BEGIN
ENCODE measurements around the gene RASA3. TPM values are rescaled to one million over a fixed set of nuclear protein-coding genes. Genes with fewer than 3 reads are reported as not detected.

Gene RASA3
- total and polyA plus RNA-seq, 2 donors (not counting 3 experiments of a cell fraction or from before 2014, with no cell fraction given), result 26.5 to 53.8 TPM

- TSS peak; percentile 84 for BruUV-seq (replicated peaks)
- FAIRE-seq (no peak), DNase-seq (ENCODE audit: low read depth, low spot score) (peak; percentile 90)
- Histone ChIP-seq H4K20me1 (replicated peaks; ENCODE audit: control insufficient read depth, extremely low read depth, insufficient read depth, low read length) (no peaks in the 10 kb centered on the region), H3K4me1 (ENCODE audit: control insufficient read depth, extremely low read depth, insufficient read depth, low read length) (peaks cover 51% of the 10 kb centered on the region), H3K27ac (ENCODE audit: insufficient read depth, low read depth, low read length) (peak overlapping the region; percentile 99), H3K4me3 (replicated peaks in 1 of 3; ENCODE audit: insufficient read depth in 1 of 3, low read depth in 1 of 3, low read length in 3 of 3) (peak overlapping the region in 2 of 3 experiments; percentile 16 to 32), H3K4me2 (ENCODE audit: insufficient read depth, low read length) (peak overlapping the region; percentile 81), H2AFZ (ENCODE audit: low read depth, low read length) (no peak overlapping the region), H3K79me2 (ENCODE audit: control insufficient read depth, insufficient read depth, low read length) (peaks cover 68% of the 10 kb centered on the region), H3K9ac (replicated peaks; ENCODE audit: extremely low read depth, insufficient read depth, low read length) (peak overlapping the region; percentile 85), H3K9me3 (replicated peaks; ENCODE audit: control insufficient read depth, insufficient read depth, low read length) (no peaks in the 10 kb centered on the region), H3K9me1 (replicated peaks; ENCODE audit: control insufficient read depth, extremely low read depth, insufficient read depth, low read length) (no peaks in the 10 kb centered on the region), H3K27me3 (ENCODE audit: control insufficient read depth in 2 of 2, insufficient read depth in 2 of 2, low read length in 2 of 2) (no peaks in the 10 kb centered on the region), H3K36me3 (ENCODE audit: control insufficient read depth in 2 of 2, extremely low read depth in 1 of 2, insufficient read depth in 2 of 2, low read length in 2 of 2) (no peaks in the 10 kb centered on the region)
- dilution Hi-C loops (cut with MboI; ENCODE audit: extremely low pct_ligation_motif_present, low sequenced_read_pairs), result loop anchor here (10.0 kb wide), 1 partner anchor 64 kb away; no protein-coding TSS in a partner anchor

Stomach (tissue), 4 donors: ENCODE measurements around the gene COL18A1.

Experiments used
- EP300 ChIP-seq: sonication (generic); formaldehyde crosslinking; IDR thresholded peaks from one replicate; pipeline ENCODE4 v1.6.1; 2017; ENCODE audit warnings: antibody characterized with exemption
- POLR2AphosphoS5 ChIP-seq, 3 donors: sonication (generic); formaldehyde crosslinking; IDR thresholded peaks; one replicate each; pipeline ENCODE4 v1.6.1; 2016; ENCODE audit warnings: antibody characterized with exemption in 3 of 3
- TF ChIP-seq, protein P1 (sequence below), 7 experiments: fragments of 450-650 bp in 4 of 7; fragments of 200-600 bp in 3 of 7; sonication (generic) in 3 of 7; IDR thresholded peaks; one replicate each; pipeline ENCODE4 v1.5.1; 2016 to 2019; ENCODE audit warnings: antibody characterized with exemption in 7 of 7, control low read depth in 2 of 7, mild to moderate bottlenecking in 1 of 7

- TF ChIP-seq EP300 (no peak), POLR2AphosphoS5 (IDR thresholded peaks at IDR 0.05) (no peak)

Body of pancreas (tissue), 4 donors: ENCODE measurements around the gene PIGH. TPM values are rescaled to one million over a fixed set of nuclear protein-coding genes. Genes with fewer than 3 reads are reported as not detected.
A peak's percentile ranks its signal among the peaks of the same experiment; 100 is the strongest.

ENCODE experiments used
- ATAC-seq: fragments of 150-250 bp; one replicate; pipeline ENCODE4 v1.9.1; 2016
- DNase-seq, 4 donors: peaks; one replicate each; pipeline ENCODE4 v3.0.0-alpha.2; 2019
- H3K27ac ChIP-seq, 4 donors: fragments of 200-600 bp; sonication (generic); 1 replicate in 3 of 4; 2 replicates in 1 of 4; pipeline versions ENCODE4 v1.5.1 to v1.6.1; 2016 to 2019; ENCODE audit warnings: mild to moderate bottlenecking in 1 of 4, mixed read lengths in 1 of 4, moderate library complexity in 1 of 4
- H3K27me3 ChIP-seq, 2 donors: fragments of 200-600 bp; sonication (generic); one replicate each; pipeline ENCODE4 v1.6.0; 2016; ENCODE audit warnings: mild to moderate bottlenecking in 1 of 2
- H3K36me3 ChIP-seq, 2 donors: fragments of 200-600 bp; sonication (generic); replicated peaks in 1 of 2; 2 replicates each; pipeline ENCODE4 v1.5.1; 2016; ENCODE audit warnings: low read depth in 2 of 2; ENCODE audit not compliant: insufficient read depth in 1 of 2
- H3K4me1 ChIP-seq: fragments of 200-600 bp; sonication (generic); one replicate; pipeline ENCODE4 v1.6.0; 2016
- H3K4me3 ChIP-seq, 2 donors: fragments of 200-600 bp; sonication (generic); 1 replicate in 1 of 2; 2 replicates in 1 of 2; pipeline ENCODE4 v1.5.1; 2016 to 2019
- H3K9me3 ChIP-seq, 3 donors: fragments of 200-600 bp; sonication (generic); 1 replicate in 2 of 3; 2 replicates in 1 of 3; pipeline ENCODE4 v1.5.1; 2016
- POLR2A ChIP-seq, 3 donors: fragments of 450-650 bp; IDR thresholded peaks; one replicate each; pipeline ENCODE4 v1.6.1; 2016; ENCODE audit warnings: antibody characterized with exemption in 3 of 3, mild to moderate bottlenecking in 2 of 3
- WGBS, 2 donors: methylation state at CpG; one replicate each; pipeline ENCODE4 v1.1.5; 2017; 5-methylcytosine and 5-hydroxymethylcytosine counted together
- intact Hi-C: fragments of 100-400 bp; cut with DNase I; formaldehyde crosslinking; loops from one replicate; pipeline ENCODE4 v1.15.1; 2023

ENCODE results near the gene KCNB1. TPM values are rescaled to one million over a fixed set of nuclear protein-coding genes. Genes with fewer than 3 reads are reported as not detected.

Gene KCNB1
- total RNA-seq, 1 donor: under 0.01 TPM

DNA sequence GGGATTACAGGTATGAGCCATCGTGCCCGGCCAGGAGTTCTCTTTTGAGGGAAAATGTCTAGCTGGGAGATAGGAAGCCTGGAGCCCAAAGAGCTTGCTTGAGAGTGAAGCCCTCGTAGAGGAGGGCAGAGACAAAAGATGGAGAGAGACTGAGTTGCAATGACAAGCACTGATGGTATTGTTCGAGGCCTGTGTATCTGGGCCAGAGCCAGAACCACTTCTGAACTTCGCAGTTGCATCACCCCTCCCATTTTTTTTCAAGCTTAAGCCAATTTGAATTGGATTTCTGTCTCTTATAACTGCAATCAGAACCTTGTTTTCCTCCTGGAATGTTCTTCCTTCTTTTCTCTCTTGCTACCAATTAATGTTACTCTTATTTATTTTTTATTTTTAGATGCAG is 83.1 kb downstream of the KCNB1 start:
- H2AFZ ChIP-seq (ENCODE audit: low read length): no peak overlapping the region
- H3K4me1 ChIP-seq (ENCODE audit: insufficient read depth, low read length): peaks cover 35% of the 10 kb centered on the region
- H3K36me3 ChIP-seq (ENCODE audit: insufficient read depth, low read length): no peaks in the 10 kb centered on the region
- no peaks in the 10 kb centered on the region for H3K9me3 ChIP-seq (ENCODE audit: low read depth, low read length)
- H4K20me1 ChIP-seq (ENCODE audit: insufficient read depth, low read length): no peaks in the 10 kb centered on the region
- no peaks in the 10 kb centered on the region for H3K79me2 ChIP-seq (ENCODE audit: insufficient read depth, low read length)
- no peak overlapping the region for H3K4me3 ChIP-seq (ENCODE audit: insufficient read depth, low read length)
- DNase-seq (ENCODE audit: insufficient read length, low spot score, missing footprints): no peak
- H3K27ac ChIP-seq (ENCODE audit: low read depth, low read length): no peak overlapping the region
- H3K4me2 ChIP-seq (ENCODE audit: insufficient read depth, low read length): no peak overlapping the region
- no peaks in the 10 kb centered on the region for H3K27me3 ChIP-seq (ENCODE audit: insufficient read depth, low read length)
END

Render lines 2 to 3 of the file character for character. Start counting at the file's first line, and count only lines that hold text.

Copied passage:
Gene RASA3
- total and polyA plus RNA-seq, 2 donors (not counting 3 experiments of a cell fraction or from before 2014, with no cell fraction given), result 26.5 to 53.8 TPM